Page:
Irish Film Institute -WHITE ELEPHANT



110 minutes, Argentina-Spain-France, 2012, Subtitled, Colour, D-Cinema

The challenge of retaining your faith in the face of everyday poverty, suffering and injustice provides a compelling core to this latest from brilliant Argentinian director Pablo Trapero. Lion’s Den and Carancho displayed his skill at fusing social issues with gripping thriller narratives, and here adapts to the daunting environs of a real-life shantytown in Buenos Aires, surrounding the massive empty shell of an unfinished hospital – a monument to failed good intentions.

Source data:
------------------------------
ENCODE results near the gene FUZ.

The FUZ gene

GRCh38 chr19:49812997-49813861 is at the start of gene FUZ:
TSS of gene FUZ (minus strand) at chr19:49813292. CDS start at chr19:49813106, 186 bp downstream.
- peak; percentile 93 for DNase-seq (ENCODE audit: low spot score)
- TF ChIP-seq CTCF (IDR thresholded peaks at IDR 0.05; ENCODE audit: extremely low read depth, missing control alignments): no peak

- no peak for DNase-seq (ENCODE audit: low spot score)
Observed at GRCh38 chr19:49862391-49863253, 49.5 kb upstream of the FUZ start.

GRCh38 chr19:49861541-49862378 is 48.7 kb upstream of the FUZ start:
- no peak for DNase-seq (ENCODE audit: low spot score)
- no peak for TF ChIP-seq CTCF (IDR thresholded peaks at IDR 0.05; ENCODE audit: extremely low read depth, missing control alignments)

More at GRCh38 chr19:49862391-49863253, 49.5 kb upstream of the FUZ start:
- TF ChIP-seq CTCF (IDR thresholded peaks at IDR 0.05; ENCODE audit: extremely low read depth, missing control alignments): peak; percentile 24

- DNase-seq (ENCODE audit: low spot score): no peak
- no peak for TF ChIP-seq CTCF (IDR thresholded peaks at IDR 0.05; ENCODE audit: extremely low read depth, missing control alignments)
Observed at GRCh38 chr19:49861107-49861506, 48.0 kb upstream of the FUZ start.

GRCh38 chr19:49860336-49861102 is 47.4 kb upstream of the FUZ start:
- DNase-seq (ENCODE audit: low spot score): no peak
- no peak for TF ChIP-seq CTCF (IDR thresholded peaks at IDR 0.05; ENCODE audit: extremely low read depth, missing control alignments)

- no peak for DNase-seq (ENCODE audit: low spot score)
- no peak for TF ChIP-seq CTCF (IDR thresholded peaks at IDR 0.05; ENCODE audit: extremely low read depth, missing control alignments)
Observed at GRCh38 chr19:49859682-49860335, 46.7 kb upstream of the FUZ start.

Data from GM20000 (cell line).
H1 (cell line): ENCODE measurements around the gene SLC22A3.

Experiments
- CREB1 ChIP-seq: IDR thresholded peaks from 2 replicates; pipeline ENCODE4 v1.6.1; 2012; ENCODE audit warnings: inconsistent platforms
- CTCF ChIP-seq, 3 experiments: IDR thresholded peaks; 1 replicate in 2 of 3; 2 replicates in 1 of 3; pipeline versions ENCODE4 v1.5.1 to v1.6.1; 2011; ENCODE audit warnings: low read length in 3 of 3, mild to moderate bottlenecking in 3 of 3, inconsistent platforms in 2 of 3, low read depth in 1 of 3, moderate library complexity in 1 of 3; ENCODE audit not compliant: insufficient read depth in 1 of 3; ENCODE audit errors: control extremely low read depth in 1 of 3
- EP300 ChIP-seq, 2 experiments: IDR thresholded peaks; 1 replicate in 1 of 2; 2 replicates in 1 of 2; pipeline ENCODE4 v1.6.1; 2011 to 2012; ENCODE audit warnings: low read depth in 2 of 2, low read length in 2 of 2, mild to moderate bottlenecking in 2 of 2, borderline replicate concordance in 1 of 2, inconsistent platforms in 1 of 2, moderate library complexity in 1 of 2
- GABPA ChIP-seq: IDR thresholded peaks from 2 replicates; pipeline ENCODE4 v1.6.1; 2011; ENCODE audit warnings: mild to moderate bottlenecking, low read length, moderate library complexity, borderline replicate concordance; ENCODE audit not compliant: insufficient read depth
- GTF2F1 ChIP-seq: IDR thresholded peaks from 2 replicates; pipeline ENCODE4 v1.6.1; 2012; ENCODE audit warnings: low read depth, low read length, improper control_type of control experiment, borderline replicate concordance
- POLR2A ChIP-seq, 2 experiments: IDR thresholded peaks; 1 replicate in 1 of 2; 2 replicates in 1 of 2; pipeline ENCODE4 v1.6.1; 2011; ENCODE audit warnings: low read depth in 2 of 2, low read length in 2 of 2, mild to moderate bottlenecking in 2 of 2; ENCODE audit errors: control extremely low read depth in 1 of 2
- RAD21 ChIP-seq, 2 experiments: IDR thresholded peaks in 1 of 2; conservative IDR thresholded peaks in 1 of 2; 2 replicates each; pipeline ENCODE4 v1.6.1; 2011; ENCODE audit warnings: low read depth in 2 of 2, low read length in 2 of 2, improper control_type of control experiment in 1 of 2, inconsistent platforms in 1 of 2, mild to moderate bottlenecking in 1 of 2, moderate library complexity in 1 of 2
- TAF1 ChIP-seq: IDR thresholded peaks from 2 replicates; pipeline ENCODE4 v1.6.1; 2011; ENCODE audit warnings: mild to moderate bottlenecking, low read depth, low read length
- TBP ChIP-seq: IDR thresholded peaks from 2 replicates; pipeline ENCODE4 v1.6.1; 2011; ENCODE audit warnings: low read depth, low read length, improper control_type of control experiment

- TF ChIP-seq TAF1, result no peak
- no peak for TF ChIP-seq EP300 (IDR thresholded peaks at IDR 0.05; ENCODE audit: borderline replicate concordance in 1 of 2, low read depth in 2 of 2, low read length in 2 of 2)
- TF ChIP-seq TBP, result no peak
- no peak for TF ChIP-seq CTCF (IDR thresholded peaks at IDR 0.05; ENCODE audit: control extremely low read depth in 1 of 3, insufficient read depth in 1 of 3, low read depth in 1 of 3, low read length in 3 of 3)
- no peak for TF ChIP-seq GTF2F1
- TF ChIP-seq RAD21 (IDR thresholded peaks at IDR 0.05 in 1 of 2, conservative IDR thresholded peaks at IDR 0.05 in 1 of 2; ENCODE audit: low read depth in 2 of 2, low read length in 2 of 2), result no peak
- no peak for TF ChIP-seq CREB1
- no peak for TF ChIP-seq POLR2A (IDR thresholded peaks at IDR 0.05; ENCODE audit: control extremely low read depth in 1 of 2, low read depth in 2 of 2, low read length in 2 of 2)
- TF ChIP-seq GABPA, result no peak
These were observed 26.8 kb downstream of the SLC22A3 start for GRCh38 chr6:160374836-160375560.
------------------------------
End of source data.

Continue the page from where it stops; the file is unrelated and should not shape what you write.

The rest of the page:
Ricardo Darín, South America’s great screen icon, exudes troubled decency as the embattled priest caught between church officialdom and his hardscrabble flock, while the arrival of Jérémie Renier’s big-hearted but impetuous Belgian missionary only escalates the temperature of the neighbourhood drugs war.

Examining the gnarly realities of compassion, the film is resolutely fair-minded towards the local residents who took part in its production, and adamantly eschews easy answers in pondering the conundrum of making a difference. The brooding Michael Nyman score is used with sparing effectiveness. (Notes by Trevor Johnson.)

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